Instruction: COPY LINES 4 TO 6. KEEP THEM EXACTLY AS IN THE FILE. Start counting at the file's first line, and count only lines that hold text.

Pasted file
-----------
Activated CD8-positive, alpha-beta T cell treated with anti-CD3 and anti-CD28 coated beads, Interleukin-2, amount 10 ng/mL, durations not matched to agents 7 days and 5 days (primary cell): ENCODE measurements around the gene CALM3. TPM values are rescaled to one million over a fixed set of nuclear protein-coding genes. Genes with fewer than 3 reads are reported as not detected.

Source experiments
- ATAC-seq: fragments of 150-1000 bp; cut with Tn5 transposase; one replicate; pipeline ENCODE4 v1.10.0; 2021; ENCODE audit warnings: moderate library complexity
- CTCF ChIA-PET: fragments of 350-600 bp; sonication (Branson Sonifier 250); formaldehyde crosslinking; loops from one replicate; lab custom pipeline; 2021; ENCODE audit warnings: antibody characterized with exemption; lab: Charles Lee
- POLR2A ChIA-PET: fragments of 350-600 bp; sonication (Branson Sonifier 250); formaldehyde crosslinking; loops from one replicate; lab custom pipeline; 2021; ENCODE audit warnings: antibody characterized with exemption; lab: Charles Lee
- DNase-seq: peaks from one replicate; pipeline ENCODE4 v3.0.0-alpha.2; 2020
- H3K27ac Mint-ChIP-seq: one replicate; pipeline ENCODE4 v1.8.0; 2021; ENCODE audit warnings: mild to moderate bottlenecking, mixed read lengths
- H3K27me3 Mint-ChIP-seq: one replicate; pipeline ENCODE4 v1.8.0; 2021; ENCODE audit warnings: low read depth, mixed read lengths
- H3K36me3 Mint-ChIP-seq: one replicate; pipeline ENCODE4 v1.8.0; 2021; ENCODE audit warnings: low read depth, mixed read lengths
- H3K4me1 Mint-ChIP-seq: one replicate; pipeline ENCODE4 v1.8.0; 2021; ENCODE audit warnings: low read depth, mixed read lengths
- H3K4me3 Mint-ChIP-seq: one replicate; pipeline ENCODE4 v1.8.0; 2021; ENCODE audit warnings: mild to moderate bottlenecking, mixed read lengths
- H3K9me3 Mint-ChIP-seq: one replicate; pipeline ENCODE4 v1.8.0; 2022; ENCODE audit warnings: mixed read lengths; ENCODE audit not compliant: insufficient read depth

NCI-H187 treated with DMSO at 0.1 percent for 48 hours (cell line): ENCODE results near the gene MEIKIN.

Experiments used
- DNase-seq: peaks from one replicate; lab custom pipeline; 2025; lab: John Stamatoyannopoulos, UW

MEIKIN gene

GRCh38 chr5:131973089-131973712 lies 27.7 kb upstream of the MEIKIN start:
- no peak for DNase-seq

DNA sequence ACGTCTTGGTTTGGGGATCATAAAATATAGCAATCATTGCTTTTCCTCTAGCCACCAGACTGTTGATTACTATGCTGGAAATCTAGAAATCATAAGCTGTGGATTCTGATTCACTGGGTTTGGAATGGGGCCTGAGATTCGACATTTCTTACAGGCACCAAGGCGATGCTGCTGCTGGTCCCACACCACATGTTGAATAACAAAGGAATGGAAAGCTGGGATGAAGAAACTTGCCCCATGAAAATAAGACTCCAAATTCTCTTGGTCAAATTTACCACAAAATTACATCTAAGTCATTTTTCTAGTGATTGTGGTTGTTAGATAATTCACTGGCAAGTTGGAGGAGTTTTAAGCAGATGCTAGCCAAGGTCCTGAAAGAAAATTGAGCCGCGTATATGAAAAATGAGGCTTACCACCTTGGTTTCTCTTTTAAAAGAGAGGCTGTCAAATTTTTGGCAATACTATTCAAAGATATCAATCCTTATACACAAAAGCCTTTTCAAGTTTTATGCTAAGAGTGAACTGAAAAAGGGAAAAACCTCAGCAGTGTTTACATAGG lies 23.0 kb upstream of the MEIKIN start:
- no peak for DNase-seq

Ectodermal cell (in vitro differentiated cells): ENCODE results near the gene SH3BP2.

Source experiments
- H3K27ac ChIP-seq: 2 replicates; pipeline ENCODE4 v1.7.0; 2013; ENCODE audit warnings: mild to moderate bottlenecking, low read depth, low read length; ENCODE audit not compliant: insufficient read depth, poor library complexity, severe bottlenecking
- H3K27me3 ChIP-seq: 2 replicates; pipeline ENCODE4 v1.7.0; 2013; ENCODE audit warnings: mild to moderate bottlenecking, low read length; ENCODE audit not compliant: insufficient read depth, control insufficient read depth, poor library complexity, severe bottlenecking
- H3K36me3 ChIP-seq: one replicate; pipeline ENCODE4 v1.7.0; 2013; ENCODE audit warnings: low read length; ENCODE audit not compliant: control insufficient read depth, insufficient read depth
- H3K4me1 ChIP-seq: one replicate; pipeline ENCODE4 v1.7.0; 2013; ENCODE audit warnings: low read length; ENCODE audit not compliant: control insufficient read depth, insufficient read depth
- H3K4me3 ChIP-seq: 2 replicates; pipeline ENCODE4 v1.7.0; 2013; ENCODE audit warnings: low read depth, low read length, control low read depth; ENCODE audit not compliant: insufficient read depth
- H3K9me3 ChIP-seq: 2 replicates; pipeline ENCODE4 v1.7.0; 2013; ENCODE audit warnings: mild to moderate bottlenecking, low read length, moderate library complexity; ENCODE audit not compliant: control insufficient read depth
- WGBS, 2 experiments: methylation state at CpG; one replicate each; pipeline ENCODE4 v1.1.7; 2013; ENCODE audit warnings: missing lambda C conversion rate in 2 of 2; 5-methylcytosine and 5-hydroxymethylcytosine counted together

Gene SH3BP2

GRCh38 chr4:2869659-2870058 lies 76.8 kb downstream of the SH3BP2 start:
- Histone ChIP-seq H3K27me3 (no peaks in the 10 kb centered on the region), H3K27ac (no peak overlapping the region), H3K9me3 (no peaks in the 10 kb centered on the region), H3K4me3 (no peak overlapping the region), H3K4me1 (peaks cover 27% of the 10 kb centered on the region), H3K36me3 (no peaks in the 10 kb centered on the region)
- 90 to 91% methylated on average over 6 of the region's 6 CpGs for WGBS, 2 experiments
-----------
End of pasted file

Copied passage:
- CTCF ChIA-PET: fragments of 350-600 bp; sonication (Branson Sonifier 250); formaldehyde crosslinking; loops from one replicate; lab custom pipeline; 2021; ENCODE audit warnings: antibody characterized with exemption; lab: Charles Lee
- POLR2A ChIA-PET: fragments of 350-600 bp; sonication (Branson Sonifier 250); formaldehyde crosslinking; loops from one replicate; lab custom pipeline; 2021; ENCODE audit warnings: antibody characterized with exemption; lab: Charles Lee
- DNase-seq: peaks from one replicate; pipeline ENCODE4 v3.0.0-alpha.2; 2020